Is copper harder to make from sheet than near pure silver which I understand is hard to work. I ask because I have a Brittania silver 1 piece side seamed rimless bell by Taylor on my Eclipse Enigma, and there is only 1 very tiny pinhole in the seam, otherwise undetectable. Do the Adams copper bells have to have another alloy to join the seam.? I had an Olds flugel with a copper bell and never noticed it if it was there but?. When I talked with Leigh about the pinhole, he said it was very uncommon to have so undetectable a seam but it was joined with the same silver as the bell was beaten from. Both Andy and Leigh are experts at what they do but I just haven’t seen a horn where 2 metals were used to side seam, but then I don’t know a lot🤷🏻‍♂️
Rod


Sterling Silver is a bit different (and a number of threads on this material already exist elsewhere on this site), but the two processes described above when working with copper bells are similar to those used by various manufacturers working with silver. Bach, for example, had an earlier line of Sterling Silver bell Strads, which were made from hammered sheet metal. Their "Sterling Silver Plus" was actually greater than 99% pure silver, and was electroformed around a mandrel, as described above with case of Anderson's work for Schilke.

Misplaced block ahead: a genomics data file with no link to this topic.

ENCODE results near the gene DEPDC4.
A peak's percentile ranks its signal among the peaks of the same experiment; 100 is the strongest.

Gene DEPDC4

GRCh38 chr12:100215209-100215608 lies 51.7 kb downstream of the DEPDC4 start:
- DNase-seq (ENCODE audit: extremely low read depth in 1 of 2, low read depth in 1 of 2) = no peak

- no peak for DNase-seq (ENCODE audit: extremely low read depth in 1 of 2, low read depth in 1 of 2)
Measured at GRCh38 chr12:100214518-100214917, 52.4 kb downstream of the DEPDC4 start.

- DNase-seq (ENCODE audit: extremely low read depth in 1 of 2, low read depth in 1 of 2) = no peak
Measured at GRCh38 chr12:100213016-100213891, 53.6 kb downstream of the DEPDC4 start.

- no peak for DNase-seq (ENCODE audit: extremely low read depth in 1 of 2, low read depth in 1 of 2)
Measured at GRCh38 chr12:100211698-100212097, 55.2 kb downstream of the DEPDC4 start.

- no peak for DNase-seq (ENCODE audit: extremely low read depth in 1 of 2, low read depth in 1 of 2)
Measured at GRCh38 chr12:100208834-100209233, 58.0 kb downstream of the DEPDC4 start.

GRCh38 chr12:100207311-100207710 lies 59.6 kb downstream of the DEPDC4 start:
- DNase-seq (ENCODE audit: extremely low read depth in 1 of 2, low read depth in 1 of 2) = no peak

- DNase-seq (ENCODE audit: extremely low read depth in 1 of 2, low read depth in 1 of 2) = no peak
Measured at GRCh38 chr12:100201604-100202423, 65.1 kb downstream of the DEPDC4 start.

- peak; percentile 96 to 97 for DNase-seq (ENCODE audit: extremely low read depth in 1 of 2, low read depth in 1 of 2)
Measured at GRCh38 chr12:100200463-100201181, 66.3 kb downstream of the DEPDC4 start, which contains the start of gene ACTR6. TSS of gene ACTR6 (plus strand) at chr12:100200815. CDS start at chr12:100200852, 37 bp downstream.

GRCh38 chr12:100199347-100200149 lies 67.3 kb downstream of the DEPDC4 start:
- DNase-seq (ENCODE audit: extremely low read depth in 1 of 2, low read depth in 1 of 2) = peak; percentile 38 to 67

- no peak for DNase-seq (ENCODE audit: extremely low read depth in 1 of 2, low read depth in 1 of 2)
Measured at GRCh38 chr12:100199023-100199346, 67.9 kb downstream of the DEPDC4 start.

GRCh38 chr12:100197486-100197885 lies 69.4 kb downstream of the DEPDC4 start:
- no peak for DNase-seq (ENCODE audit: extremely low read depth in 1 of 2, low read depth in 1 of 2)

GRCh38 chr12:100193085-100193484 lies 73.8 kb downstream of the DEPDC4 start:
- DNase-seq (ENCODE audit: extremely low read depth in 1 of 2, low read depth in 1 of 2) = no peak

Best,
-DB
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Rod Haney
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PostPosted: Tue Dec 03, 2019 5:38 pm    Post subject: Reply with quote

Danbassin wrote:
Rod Haney wrote:
Is copper harder to make from sheet than near pure silver which I understand is hard to work. I ask because I have a Brittania silver 1 piece side seamed rimless bell by Taylor on my Eclipse Enigma, and there is only 1 very tiny pinhole in the seam, otherwise undetectable. Do the Adams copper bells have to have another alloy to join the seam.? I had an Olds flugel with a copper bell and never noticed it if it was there but?. When I talked with Leigh about the pinhole, he said it was very uncommon to have so undetectable a seam but it was joined with the same silver as the bell was beaten from. Both Andy and Leigh are experts at what they do but I just haven’t seen a horn where 2 metals were used to side seam, but then I don’t know a lot🤷🏻‍♂️
Rod